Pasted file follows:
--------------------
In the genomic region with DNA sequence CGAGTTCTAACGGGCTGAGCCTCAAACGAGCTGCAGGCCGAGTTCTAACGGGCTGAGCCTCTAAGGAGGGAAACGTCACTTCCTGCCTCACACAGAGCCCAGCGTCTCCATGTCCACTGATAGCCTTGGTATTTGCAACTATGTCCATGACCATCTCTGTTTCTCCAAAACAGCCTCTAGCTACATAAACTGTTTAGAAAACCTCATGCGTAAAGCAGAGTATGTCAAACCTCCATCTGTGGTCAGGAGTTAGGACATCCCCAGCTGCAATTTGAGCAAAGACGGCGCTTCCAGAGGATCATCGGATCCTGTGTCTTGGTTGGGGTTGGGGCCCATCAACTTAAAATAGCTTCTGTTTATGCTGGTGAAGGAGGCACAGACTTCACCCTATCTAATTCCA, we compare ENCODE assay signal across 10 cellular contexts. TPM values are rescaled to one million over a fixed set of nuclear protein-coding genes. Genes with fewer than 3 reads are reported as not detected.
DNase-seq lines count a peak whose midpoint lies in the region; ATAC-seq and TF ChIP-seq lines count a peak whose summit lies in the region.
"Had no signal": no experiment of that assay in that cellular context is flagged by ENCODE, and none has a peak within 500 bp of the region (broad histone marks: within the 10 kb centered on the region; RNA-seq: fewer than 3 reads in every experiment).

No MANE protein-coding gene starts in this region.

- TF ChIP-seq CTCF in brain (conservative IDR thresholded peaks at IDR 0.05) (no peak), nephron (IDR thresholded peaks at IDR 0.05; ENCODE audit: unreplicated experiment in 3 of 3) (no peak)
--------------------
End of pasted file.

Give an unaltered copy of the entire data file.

In the genomic region with DNA sequence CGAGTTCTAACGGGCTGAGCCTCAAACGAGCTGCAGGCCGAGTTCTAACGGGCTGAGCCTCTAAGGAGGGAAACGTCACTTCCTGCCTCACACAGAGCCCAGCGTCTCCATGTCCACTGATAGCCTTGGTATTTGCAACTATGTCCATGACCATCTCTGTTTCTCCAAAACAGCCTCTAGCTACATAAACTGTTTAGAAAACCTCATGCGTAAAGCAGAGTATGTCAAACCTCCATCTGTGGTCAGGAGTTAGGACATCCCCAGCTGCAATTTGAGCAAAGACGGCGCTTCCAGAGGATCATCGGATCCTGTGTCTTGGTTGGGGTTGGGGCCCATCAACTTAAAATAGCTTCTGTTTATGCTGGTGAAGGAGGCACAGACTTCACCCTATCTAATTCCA, we compare ENCODE assay signal across 10 cellular contexts. TPM values are rescaled to one million over a fixed set of nuclear protein-coding genes. Genes with fewer than 3 reads are reported as not detected.
DNase-seq lines count a peak whose midpoint lies in the region; ATAC-seq and TF ChIP-seq lines count a peak whose summit lies in the region.
"Had no signal": no experiment of that assay in that cellular context is flagged by ENCODE, and none has a peak within 500 bp of the region (broad histone marks: within the 10 kb centered on the region; RNA-seq: fewer than 3 reads in every experiment).

No MANE protein-coding gene starts in this region.

- TF ChIP-seq CTCF in brain (conservative IDR thresholded peaks at IDR 0.05) (no peak), nephron (IDR thresholded peaks at IDR 0.05; ENCODE audit: unreplicated experiment in 3 of 3) (no peak)